Nope, no horses’ smelly stuff required for this.

Green manure is the lazy (wo)man’s  way of ensuring you have top quality soil for the next growing season.

The next growing season?  Already?

Whilst it’s true that the main veg growing season for 2012 is coming to a close, as the days grow shorter and the nights longer, it doesn’t mean that we can rest on our shovels. Do we ever!
Now is the best time to get green winter manure sown
I am sowing as we speak and will leave all the lush green material in situ for as long as possible to gain maximum benefits to my soil.

Why bother to grow green manure – why not just cover the ground over with weed-suppressant membrane and be done with it?

One year I tried the weed-suppressant membrane approach of keeping the soil covered over winter, it does the job, there’s no doubting that, but there is something soulless about seeing all the black material covering the ground. What it doesn’t do is put anything back into the soil.

If you are a ‘tidy’ gardener you may struggle with the weed-like look of the green manure – if this is you, think of it as a challenge, a break out of your comfort zone.

Why do we sow green manures?  It’s a lot less messy than spreading horse poo over your plot that’s for sure and, of course; it will provide a different environment to poo.

All this talk of poo as given me child-hood memories and images of my Dad jumping out of the car whilst we were driving out for a picnic somewhere, he would fling open the boot and out would come a sack and a shovel – in went the horse poo!

This would happen on every trip – we always kept our fingers crossed that Dad would spot the ‘gold stuff' when we were  just a couple of yards from home, of which he never did, it was always on the out-bound journey!  Is it any wonder I prefer green manure!

So – what to sow?

Phacelia - Surely a flower worthy of any vase!
Out of this little list I really like the Crimson Clover and the Phacelia, both produce pretty flowers, which will keep the bees happy through the autumn sunshine that we will surely have.
I will continue to sow these through September and into November, filling in any bare patches that show up.

Crimson Clover – growing period (gp) is 3-18 months
Whilst this is not always winter-hardy it will do a wonderful job before it gets culled by heavy frosts. Enjoy the flowers but do ensure to cut down before they set seed, leaving it all on the soil surface until you are ready to start again.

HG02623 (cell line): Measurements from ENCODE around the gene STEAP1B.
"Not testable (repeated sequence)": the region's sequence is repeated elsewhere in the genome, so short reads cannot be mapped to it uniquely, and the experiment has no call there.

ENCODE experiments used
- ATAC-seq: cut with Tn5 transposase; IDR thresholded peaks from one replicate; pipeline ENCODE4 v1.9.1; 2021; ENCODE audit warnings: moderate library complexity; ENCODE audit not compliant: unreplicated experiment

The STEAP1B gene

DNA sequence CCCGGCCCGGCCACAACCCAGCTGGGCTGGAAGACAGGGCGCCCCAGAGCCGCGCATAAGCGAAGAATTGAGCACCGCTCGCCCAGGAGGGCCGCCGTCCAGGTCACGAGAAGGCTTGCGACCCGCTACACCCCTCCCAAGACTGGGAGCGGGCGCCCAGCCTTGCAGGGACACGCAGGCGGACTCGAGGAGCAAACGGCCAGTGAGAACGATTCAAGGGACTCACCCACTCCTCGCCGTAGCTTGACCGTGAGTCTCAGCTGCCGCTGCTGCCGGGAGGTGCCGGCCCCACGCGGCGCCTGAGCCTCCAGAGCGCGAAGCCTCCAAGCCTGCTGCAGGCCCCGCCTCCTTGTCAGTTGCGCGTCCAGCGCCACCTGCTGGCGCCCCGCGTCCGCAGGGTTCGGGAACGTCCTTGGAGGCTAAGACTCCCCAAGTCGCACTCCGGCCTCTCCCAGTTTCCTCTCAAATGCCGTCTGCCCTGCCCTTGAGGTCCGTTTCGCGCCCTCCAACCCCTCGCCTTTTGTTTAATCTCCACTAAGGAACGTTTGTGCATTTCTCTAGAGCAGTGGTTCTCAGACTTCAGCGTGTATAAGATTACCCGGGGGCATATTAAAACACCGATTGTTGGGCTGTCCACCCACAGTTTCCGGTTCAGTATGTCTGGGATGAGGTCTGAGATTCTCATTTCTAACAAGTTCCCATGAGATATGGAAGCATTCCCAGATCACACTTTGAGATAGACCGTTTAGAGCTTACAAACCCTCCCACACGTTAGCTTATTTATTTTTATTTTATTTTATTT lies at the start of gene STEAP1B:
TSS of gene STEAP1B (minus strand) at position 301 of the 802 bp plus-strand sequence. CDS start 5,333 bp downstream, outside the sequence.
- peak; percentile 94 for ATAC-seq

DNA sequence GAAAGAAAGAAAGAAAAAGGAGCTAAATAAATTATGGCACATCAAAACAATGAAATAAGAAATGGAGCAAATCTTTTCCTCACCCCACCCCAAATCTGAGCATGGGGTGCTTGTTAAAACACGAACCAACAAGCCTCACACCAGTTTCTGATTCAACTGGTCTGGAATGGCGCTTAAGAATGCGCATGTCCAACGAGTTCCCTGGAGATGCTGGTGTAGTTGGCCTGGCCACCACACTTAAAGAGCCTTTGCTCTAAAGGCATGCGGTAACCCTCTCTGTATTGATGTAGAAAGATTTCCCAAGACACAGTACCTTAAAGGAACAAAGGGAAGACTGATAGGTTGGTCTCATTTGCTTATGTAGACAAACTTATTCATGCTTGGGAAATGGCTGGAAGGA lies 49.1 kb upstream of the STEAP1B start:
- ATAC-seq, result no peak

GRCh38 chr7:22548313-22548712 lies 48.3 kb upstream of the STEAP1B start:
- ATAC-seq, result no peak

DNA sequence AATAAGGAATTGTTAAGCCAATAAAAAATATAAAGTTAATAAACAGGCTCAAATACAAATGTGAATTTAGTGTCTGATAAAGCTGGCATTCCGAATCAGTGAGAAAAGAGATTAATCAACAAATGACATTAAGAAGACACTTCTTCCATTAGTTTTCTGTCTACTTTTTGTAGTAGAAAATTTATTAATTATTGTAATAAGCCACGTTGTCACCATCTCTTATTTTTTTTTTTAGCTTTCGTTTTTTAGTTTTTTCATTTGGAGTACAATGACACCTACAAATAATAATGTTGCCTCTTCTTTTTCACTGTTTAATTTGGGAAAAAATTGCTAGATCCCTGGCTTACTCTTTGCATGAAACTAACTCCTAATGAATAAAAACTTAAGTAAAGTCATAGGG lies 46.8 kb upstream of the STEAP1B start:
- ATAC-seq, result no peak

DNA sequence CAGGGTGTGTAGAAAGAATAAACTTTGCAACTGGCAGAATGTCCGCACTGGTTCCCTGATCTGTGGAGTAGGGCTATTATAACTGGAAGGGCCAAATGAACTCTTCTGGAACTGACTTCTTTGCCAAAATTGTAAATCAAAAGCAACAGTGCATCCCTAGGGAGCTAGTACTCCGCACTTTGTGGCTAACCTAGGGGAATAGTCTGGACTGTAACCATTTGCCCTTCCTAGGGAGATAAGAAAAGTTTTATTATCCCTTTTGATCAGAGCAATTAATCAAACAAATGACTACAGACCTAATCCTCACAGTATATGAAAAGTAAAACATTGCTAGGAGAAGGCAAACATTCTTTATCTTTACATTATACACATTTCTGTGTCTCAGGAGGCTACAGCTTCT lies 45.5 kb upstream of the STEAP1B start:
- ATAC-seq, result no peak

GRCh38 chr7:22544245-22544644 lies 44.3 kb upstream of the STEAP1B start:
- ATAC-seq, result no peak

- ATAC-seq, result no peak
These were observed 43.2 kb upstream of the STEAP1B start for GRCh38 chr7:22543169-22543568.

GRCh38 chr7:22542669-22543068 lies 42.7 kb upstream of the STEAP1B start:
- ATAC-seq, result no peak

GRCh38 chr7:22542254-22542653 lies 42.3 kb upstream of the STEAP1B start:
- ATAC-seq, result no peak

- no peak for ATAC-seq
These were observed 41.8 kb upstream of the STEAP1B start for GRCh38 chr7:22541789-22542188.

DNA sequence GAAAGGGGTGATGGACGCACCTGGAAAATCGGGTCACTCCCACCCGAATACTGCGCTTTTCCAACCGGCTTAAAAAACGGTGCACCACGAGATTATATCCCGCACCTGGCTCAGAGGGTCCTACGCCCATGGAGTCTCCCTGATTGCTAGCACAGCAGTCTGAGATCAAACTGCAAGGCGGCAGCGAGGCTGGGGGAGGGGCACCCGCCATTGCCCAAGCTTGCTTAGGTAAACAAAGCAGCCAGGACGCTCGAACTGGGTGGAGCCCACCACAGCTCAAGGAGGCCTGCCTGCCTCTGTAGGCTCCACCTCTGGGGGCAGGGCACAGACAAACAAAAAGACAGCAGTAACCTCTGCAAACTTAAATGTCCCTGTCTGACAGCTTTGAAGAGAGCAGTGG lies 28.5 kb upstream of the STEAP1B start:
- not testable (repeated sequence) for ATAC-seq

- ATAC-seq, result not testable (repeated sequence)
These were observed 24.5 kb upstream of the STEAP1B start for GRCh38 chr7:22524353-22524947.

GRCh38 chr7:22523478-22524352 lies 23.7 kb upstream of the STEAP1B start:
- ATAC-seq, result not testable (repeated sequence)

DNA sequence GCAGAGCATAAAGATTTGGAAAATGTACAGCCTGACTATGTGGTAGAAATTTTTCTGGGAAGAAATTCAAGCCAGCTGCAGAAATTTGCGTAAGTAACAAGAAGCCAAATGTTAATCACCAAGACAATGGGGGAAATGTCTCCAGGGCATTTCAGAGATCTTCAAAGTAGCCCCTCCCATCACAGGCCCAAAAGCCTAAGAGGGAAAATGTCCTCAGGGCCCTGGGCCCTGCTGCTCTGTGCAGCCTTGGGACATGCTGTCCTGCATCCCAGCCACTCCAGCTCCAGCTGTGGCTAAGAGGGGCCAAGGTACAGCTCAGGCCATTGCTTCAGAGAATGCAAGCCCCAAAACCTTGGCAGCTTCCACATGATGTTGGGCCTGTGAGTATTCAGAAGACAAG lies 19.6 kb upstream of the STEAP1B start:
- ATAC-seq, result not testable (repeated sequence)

Field Beans – gp overwintering
These are usually tough enough to get through most winters and can be left in the ground until spring when you would cut it down and dig into the soil before flowers set seeds. Having dug the green lushness in wait for 3 to 4 weeks before sowing/planting.  Cabbages will perform well in the recently-vacated field beans bed

Phacelia – gp 1-3 months, may overwinter in mild areas
This is probably my favourite, these scented lilac flowers are worthy of any flower bed.  The bees also have this top of their list.

Forage Rye – gp 3-6 months ... boring green (but useful) stuff

Mustard – gp 1-2 months ... mmm, hot dogs!

Sweet Clover – gp up to two years (excellent value!)
This is another green manure that both the bees and I enjoy, producing sweet smelling yellow flowers. As with all other flowering green manures ensure you cut the flowers down before they set seed – leaving all in situ until you are ready to dig the composting material into the veg bed.

Winter Tares – gp overwintering ... another rather dull green thing – sorry WT, but you are!
During the dead winter months, green manures will improve soil fertility, protect the soil structure from heavy rains. It will provide a safe winter home for beetles and other predators that help to control pests.
Deep rooting green manures will aerate the soil, which the worms and your soil will thank you for.
So who said it was all over!
It’s never over in the world of gardening, unless you have a concrete standing and empty pots…imagine that!

Piskie, a.k.a. Virtual Assistant / Business Supporter Suzie Warren, can be found here

photo credit: TexasEagle via photo pin cc
photo credit: David~O via photo pin cc
photo credit: Anita363 via photo pin cc